The recent introduction of lower-cost solvent, wide-format printers has opened up the market for inkjet printing in outdoor applications. These systems are selling in increasing numbers and many new machine and ink vendors are appearing on the scene. However, popularity doesn’t equate to understanding the features and benefits of the many different inks available.
Webster’s New World College Dictionary defines solvent as "a substance, usually a liquid, which dissolves another substance." This can describe any liquid – including water. But in the inkjet world, the term is used to describe any ink that is not water-based. On top of this, the terms the industry uses to describe inks include soft, mild, safe and green, as well as hard, real, true and strong. No wonder people are confused.
One of the more intriguing terms used is eco-solvent ink. To most people, "eco" means ecological. But these inks generally contain glycol esters or glycol ether esters – both derived from mineral oil – hardly a renewable resource or an ecologically sound process. Perhaps the terms mild and aggressive might best be suited to describe the two groups that include solvent inks.
To Work, It Has To Stick
The vast majority of images for outdoor display are printed on nonabsorbent, uncoated materials, such as self-adhesive vinyl and scrim banner. The resulting print has to be weatherproof, fade-proof and largely scratch-resistant. In order to meet these performance criteria, the inks use a colorant in the form of a pigment – a very fine powder – and as the media is nonabsorbent, a resin or glue literally is used to stick the pigment onto the surface.
The solvent is really a carrier fluid to keep the ink in liquid form for jetting, and once the ink has been applied, the solvent evaporates. Most printers use forced drying in the form of heat to speed up the process. Non-aqueous liquids are used for the carrier fluid or solvent, as it is easier to produce a waterproof image using resins that are not water-soluble.
Two Choices: Mild or Aggressive
A mild-solvent ink – also known as soft or eco-solvent – generally uses very slow-drying liquids as the carrier fluid. Therefore, printers that use these inks have several heaters fitted to aid with ink drying. The faster the machine prints, the more heat is needed. One of the main benefits of slow-drying carrier fluids is that they make it easier to design and manufacture a reliable printer.
On the other hand, aggressive solvent inks – hard or true solvent – generally dry faster and need fewer heaters in the system. Because of this lower heat requirement, media that is prone to pucker under heat can be used more successfully than in a mild-solvent ink system. Aggressive solvents also have the benefit of softening up the media surface, which helps pigments to bond.
Hence, aggressive solvent inks tend to be more scratch- and weather-resistant, and work on a wider range of materials. The types of resins and additives that can be used with aggressive solvents also make it easier to produce an ink that is glossy when dry, so colors appear to have more "pop."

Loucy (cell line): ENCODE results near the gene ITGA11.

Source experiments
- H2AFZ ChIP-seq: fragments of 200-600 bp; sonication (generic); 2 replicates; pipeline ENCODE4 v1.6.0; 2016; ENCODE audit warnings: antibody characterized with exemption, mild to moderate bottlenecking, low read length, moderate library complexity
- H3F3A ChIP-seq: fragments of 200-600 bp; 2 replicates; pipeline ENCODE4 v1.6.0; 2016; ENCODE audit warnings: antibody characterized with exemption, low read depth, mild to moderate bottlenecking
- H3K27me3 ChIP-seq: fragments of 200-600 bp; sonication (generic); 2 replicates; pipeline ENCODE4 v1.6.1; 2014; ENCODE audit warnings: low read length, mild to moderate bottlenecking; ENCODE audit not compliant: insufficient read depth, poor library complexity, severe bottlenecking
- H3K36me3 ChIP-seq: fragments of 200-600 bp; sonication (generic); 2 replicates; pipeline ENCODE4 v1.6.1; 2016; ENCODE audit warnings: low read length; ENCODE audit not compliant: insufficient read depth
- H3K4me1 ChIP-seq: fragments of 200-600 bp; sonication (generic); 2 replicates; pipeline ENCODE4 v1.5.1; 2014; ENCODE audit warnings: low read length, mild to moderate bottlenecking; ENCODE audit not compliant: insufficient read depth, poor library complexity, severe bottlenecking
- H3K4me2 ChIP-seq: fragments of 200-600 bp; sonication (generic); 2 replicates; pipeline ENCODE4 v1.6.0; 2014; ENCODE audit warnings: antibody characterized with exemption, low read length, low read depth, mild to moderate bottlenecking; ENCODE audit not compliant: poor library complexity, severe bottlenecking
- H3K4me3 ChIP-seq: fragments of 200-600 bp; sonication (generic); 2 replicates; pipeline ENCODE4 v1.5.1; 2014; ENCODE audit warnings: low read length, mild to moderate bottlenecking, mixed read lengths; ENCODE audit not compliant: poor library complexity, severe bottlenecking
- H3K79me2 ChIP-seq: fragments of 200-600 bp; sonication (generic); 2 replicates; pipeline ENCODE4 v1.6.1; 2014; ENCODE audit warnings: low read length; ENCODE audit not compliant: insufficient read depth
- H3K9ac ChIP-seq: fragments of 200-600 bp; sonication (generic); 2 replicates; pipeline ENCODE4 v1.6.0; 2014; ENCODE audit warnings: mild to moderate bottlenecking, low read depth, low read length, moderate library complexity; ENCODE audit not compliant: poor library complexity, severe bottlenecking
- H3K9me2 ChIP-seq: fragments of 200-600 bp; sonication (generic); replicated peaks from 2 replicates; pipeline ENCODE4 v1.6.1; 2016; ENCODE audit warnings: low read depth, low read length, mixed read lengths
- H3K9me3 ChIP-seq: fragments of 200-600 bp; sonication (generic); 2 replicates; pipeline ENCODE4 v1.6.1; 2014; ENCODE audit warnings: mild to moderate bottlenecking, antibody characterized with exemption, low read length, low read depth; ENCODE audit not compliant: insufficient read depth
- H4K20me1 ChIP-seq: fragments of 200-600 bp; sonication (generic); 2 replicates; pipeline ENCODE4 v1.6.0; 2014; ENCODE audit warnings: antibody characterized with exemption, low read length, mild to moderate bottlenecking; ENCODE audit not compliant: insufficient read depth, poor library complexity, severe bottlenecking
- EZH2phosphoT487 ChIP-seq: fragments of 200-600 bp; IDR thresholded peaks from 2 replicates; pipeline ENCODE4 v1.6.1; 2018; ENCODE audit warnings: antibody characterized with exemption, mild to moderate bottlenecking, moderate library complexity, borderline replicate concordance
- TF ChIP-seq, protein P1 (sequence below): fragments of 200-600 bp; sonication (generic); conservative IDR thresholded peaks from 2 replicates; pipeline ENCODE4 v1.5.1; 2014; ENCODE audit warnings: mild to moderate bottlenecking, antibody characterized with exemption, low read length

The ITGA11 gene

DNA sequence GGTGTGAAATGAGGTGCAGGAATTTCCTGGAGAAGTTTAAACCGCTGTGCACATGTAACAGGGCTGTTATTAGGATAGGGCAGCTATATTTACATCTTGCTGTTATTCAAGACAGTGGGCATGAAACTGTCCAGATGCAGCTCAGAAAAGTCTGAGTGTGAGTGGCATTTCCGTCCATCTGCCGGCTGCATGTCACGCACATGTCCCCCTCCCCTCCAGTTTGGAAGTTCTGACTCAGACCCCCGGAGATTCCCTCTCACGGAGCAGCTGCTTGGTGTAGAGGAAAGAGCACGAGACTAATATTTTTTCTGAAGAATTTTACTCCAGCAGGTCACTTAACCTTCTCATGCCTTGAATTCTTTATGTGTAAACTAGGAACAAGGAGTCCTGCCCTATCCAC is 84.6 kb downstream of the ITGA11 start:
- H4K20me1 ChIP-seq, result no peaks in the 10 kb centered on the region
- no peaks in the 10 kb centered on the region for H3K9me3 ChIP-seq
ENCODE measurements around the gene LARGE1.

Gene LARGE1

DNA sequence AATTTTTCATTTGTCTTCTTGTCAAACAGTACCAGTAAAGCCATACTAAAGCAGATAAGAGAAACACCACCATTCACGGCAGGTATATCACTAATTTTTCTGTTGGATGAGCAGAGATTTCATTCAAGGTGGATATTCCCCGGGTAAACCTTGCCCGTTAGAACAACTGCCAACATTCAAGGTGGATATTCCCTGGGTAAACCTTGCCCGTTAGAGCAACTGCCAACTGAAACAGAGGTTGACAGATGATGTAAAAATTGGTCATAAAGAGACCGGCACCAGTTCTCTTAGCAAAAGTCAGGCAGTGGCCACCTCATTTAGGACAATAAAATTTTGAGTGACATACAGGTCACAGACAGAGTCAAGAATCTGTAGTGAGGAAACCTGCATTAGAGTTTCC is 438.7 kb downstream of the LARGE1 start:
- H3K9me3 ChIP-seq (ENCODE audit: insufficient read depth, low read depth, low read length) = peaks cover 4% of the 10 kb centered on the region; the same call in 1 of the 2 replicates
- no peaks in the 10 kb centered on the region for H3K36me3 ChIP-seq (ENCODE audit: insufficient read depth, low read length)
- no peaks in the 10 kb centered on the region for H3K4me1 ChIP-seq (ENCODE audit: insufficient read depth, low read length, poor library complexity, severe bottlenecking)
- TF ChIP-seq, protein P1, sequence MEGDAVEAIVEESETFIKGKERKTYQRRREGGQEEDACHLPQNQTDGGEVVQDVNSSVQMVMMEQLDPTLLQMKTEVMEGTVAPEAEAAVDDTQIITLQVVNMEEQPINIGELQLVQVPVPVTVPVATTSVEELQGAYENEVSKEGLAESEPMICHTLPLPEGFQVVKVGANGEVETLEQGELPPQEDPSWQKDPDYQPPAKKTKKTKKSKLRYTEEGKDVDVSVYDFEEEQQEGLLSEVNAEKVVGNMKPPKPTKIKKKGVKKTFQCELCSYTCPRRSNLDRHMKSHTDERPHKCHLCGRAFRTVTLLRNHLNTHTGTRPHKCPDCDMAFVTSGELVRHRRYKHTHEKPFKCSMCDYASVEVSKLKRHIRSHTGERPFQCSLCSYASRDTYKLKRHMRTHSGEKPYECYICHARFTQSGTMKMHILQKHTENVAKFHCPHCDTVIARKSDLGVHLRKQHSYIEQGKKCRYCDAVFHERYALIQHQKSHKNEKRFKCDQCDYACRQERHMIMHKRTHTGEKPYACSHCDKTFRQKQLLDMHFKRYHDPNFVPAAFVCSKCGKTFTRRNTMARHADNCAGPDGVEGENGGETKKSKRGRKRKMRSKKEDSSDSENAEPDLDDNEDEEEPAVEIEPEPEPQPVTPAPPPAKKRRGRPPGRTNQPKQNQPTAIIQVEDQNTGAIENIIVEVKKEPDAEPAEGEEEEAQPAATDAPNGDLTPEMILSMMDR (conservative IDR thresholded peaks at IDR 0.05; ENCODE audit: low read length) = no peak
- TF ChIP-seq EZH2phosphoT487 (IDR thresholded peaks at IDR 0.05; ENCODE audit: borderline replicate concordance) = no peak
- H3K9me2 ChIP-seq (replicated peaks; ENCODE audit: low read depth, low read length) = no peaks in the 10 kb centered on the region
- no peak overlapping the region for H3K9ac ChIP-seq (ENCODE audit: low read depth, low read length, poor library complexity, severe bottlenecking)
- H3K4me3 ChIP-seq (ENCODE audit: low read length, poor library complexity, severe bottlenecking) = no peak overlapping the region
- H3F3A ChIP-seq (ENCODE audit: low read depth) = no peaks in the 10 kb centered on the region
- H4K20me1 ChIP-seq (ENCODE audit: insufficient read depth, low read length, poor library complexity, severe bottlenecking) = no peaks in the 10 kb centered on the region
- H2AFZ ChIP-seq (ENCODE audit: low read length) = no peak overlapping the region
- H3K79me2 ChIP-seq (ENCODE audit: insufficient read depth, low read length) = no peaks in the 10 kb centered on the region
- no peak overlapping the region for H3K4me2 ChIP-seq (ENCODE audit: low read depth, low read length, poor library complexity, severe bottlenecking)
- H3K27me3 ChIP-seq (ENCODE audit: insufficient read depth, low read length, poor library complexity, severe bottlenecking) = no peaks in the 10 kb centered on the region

The running cost for both ink types are remarkably similar when purchased in cartridge form, although aggressive-solvent machines tend to use about 10 percent more ink due to the increased head-maintenance cycles required. However, most aggressive solvent printers now come with bulk ink-delivery systems as standard or an option. This reduces running costs considerably over cartridge-fed solvent machines. It remains to be seen if the mild-solvent machine vendors introduce bulk ink at a competitive cost.
A factor that sometimes is overlooked when selecting an ink is its resistance to other solvents. Finished prints often come into contact with harsh chemicals, particularly in cleaning agents. Glass cleaner or specialty vinyl-cleaning products can remove mild and less expensive aggressive-solvent-based inks.
Solvents have received a lot of bad press recently. However, the fact remains that there are equally as many "safe" aggressive solvents as there are toxic mild solvents. In addition, many commonly held myths about solvents confuse the issue: "If it don’t smell, then it is safe," and "The more aggressive a solvent, the more poisonous it is." For instance, dipropylene glycol monomethyl ether is a commonly used material in many low-odor mild-solvent inks with an exposure limit set by the U.S. Occupational Safety and Health agency at 100 parts per million in the work place. Compare this to some of the lactates used by aggressive-ink manufacturers that actually are food additives, are easily metabolized and have no set exposure limits.
Before using any ink, request a Material Safety Data Sheet from the supplier. By law, a supplier must provide this. A well-written MSDS provides specific information about exposure limits and ventilation-extraction requirements. It also should list the components in the ink, along with the Chemical Abstracts Service number of each item. A quick Web search using the CAS numbers will provide you with a wealth of health and safety information. Good resources also include OSHA and the Environmental Protection Agency sites at www.osha.gov and www.epa.org.